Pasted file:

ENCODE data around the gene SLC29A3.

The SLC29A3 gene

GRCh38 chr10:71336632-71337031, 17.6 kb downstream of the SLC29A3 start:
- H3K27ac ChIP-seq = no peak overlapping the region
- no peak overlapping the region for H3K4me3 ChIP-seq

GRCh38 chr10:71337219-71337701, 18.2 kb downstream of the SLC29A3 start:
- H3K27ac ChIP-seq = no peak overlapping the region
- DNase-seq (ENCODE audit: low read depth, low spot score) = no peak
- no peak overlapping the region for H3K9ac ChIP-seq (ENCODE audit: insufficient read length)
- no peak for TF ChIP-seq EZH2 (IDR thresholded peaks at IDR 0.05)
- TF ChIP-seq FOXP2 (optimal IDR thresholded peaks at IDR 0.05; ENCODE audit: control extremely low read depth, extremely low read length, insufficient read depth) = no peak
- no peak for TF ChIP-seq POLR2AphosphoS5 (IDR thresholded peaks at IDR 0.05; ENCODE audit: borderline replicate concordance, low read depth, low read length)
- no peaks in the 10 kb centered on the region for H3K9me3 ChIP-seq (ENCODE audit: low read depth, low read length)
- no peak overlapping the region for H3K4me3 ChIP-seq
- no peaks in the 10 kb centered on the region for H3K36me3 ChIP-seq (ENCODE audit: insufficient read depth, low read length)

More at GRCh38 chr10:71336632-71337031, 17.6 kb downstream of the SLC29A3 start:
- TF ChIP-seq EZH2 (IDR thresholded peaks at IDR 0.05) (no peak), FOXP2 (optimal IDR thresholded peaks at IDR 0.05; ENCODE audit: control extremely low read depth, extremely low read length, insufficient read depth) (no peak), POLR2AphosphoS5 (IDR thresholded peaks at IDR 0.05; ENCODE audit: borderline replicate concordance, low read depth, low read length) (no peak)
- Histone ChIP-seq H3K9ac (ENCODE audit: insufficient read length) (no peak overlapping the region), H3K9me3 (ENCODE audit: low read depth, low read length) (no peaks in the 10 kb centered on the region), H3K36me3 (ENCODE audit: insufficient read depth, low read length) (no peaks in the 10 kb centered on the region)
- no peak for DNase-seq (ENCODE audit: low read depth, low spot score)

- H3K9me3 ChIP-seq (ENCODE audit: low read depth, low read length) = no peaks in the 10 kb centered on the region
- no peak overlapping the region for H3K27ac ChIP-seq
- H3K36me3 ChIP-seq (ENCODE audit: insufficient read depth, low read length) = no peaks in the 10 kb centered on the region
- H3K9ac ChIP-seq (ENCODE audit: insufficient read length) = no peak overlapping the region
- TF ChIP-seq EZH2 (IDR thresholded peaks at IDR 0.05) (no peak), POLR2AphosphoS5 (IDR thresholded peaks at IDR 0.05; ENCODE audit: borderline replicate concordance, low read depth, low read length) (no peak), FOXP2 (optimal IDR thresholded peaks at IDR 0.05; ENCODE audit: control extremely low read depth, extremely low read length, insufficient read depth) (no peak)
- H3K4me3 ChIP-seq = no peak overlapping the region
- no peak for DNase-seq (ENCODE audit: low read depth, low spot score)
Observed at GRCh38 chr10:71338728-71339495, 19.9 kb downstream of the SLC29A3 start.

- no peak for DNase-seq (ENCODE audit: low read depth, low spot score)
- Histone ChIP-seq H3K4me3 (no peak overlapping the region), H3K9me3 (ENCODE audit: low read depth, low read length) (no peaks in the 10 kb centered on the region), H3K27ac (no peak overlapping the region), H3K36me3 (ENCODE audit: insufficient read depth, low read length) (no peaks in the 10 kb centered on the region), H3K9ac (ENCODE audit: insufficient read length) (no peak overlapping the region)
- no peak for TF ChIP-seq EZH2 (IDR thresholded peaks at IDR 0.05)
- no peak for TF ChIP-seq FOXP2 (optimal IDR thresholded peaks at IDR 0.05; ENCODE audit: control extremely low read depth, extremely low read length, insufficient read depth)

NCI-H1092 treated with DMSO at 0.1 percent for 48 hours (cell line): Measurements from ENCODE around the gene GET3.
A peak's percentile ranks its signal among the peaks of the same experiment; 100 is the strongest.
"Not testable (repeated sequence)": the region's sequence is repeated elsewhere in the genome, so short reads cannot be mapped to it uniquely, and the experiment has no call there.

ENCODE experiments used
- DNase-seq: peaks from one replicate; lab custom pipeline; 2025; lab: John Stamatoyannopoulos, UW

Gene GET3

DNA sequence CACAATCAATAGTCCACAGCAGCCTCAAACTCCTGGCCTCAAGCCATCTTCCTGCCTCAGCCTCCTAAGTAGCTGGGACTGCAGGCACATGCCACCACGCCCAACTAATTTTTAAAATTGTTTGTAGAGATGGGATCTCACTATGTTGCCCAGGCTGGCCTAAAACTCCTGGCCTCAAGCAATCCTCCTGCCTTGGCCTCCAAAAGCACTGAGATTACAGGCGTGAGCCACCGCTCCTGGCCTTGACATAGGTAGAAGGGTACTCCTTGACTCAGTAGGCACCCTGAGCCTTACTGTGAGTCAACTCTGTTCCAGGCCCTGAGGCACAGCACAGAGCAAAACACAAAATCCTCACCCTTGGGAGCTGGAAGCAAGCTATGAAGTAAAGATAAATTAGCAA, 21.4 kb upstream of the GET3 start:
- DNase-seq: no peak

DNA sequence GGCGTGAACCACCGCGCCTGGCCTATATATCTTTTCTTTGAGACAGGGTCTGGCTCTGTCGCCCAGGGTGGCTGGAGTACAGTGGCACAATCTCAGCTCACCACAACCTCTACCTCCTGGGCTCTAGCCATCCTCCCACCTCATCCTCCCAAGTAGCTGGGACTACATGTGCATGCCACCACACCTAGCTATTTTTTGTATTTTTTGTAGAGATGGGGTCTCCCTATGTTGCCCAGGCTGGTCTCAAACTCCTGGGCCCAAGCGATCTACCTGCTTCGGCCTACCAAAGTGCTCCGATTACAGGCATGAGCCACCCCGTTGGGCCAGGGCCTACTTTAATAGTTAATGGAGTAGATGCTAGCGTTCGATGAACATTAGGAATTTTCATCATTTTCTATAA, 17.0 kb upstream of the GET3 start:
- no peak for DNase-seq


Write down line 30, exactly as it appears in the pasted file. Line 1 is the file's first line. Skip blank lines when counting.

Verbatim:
- no peak for TF ChIP-seq EZH2 (IDR thresholded peaks at IDR 0.05)